Joanna Merckx, MD, MSc; Rehab Wali, BSc, MBBS; Ian Schiller, MSc; Chelsea Caya, MScPH; Genevieve C. Gore, MLIS; Caroline Chartrand, MD, MSc; Nandini Dendukuri, PhD; Jesse Papenburg, MD, MSc
Acknowledgment: The authors thank Dr. Madhukar Pai, McGill University, for generously allowing the use of the EndNote libraries and data set from Chartrand and colleagues' 2012 review and Dr. Patricia Fontela, McGill University, for her thoughtful review of the manuscript.
Grant Support: In part by the Québec Health Research Fund and by an investigator-initiated study grant from BD Diagnostic Systems. Drs. Papenburg and Dendukuri are recipients of career awards from the Québec Health Research Fund.
Disclosures: Drs. Merckx, Wali, Chartrand, Dendukuri, and Papenburg and Ms. Gore report investigator-initiated study funding from BD Diagnostic Systems during the conduct of the study. Dr. Papenburg also reports a career award from Québec Health Research Fund during the conduct of the study; grants from AbbVie outside the submitted work; and personal fees from Cepheid, AbbVie, and RPS Diagnostics outside the submitted work. Authors not named here have disclosed no conflicts of interest. Disclosures can also be viewed at www.acponline.org/authors/icmje/ConflictOfInterestForms.do?msNum=M17-0848.
Editors' Disclosures: Christine Laine, MD, MPH, Editor in Chief, reports that she has no financial relationships or interests to disclose. Darren B. Taichman, MD, PhD, Executive Deputy Editor, reports that he has no financial relationships or interests to disclose. Cynthia D. Mulrow, MD, MSc, Senior Deputy Editor, reports that she has no relationships or interests to disclose. Deborah Cotton, MD, MPH, Deputy Editor, reports that she has no financial relationships or interest to disclose. Jaya K. Rao, MD, MHS, Deputy Editor, reports that she has stock holdings/options in Eli Lilly and Pfizer. Sankey V. Williams, MD, Deputy Editor, reports that he has no financial relationships or interests to disclose. Catharine B. Stack, PhD, MS, Deputy Editor for Statistics, reports that she has stock holdings in Pfizer and Johnson & Johnson.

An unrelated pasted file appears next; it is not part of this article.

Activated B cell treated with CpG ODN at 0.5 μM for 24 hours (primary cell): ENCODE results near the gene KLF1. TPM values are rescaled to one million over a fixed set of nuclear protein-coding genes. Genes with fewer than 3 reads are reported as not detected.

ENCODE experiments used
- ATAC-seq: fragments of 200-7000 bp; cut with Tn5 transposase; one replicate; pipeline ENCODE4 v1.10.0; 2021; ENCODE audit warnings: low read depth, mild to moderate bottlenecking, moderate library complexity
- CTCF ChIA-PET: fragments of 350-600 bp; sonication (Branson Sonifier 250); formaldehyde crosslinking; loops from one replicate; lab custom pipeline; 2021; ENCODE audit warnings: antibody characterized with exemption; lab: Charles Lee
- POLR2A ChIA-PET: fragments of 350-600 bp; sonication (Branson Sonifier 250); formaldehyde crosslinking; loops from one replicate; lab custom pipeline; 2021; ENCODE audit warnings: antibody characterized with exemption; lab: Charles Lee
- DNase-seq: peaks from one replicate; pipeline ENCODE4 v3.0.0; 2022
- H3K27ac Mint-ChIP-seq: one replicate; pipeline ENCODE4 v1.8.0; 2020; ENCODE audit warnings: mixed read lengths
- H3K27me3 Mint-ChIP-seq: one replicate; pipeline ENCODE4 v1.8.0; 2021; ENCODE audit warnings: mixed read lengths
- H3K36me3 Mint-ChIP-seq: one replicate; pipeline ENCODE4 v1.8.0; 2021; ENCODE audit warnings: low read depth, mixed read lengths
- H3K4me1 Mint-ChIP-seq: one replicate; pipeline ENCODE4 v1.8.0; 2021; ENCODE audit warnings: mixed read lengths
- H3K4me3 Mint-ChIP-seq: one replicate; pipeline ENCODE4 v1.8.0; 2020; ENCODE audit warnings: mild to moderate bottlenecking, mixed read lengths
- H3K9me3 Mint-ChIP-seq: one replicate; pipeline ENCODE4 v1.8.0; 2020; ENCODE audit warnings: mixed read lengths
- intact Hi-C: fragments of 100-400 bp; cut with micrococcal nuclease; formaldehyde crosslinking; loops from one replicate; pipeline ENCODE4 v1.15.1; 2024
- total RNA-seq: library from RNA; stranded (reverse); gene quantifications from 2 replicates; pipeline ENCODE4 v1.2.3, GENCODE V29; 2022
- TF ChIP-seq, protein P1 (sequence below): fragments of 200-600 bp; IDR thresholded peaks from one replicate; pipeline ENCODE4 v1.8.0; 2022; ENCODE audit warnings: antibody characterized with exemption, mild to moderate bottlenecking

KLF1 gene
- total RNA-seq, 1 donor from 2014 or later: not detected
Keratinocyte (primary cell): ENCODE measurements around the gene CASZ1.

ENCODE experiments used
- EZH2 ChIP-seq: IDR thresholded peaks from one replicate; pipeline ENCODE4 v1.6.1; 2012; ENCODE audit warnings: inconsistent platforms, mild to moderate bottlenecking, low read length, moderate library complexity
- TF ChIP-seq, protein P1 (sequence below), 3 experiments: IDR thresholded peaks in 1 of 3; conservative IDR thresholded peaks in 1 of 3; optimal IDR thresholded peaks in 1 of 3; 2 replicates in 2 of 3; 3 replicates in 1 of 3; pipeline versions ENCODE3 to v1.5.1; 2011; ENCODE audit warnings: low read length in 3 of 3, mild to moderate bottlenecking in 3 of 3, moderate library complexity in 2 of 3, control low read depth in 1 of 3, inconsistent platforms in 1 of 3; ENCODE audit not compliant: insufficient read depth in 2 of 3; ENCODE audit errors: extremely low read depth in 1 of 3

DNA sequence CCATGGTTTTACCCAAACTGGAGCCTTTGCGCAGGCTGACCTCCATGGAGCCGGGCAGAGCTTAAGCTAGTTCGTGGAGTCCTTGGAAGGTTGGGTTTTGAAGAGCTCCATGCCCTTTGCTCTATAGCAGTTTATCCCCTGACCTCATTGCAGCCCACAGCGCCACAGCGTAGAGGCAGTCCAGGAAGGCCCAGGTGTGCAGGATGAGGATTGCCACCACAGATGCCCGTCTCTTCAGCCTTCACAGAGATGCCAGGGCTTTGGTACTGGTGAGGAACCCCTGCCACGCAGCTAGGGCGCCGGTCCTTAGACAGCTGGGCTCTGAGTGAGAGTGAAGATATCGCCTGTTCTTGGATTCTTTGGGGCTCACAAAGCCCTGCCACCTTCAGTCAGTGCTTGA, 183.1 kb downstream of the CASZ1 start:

Reproducible Research Statement:Study protocol: See . Statistical code: See . Data set: Full data set and codebook available on www.nandinidendukuri.com.
Requests for Single Reprints: Jesse Papenburg, MD, MSc, McGill University Health Centre, E05.1905, 1001 Décarie Boulevard, Montreal, Québec H4A 3J1, Canada; e-mail, email@example.com.
Current Author Addresses: Dr. Merckx: Department of Epidemiology, Biostatistics and Occupational Health, McGill University, 1020 Pine Avenue West, Montreal, Quebec H3A 1A2, Canada.
Dr. Wali: 3 Tullyhall Way, Lucan, Dublin K78 TH73, Ireland.
Mr. Schiller: Centre for Outcomes Research and Evaluation (CORE), 5252 Boulevard de Maisonneuve, Bureau 3C.07, Montreal, Quebec H4A 3S5, Canada.
Ms. Caya: McGill University Health Centre—Research Institute, EM3.3509, 1001 Décarie Boulevard, Montreal, Quebec H4A 3J1, Canada.
Ms. Gore: Schulich Library of Physical Sciences, Life Sciences, and Engineering, Macdonald-Stewart Library Building, 809 Sherbrooke Street West, Montreal, Quebec H3A 0C1, Canada.
Dr. Chartrand: CHU Sainte-Justine, Département de Pédiatrie, 3175 Chemin de la Côte Sainte-Catherine, Montreal, Quebec H3T 1C5, Canada.
Dr. Dendukuri: Centre for Outcomes Research and Evaluation (CORE), 5252 Boulevard de Maisonneuve, Bureau 3F.50, Montreal, Quebec H4A 3S5, Canada.
Dr. Papenburg: McGill University Health Centre, E05.1905, 1001 Décarie Boulevard, Montreal, Quebec H4A 3J1, Canada.
Author Contributions: Conception and design: J. Merckx, R. Wali, C. Chartrand, N. Dendukuri, J. Papenburg.